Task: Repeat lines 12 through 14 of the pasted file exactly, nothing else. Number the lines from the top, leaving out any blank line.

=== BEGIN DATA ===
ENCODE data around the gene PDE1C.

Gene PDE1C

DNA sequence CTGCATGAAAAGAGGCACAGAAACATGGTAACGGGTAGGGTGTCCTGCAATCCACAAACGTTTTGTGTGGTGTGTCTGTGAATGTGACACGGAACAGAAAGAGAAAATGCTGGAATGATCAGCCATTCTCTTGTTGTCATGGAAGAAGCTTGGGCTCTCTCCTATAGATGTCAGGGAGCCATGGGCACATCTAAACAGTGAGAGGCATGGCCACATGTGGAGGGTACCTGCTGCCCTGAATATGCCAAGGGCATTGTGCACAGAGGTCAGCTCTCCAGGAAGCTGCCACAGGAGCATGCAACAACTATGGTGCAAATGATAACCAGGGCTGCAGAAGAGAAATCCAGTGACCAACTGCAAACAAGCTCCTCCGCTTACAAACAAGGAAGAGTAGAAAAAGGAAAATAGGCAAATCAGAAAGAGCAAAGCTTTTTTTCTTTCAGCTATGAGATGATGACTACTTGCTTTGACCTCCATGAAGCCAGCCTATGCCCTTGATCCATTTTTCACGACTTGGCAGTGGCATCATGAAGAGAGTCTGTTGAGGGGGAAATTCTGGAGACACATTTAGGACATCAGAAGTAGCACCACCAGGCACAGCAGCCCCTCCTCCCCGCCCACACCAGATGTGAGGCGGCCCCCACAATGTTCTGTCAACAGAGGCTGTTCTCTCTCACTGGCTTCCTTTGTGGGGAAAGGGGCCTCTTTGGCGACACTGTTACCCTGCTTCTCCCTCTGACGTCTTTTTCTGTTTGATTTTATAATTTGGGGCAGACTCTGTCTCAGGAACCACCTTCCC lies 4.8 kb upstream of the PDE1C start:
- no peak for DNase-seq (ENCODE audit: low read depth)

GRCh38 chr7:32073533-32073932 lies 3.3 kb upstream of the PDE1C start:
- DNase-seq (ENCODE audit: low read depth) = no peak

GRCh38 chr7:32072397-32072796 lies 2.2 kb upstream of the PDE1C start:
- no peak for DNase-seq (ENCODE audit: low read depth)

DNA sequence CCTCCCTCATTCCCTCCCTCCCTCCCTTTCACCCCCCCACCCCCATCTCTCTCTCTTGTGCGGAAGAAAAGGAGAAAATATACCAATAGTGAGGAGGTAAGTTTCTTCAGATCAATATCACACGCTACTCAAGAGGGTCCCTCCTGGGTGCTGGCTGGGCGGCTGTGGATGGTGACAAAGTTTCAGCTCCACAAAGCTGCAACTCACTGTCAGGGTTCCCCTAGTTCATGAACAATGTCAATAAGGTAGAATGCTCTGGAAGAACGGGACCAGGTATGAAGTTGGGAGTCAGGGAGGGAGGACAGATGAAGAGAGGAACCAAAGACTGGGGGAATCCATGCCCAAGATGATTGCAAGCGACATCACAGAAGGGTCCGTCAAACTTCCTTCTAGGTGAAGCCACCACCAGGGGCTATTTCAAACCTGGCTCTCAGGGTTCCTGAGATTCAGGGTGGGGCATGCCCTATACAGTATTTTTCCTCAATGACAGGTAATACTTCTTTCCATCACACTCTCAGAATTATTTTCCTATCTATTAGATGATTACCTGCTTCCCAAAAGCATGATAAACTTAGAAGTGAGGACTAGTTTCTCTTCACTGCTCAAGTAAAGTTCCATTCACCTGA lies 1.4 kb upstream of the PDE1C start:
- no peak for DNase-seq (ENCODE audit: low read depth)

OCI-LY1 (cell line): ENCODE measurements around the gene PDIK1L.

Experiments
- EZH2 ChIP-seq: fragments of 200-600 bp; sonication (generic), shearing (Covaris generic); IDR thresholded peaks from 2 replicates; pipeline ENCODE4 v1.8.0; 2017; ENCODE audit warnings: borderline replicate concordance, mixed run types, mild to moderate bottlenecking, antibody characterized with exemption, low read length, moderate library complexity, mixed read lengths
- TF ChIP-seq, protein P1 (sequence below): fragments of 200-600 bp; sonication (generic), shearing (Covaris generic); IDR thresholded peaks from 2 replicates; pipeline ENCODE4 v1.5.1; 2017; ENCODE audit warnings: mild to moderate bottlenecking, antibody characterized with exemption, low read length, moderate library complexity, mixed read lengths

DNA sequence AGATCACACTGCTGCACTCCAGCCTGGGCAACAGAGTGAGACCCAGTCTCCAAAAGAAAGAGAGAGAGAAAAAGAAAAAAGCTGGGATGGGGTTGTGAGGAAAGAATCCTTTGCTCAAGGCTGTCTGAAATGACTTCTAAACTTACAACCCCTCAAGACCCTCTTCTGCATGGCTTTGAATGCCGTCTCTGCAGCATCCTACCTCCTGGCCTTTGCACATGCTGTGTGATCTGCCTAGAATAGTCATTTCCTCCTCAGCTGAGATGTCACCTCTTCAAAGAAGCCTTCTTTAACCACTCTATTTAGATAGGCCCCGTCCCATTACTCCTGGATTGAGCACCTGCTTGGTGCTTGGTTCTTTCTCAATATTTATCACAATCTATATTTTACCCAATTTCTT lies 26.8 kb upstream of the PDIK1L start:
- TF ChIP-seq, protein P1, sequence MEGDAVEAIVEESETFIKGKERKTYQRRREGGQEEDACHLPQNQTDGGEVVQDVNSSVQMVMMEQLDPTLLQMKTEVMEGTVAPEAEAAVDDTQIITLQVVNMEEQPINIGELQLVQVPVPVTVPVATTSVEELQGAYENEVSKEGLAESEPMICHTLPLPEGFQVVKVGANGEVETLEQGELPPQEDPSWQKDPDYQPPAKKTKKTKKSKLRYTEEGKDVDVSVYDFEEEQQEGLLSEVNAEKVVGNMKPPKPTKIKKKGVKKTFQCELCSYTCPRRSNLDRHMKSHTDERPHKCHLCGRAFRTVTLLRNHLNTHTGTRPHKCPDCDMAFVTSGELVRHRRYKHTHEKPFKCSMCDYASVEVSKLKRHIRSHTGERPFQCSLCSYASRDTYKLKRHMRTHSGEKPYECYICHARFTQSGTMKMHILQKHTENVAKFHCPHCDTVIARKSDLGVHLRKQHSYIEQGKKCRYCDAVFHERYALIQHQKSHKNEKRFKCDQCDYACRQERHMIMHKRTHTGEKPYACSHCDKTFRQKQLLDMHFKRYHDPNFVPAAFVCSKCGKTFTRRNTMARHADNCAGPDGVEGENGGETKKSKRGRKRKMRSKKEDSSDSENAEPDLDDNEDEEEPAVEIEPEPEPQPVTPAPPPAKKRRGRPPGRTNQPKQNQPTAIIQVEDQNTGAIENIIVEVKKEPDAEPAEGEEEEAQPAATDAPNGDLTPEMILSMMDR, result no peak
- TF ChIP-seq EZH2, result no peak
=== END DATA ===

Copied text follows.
Experiments
- EZH2 ChIP-seq: fragments of 200-600 bp; sonication (generic), shearing (Covaris generic); IDR thresholded peaks from 2 replicates; pipeline ENCODE4 v1.8.0; 2017; ENCODE audit warnings: borderline replicate concordance, mixed run types, mild to moderate bottlenecking, antibody characterized with exemption, low read length, moderate library complexity, mixed read lengths
- TF ChIP-seq, protein P1 (sequence below): fragments of 200-600 bp; sonication (generic), shearing (Covaris generic); IDR thresholded peaks from 2 replicates; pipeline ENCODE4 v1.5.1; 2017; ENCODE audit warnings: mild to moderate bottlenecking, antibody characterized with exemption, low read length, moderate library complexity, mixed read lengths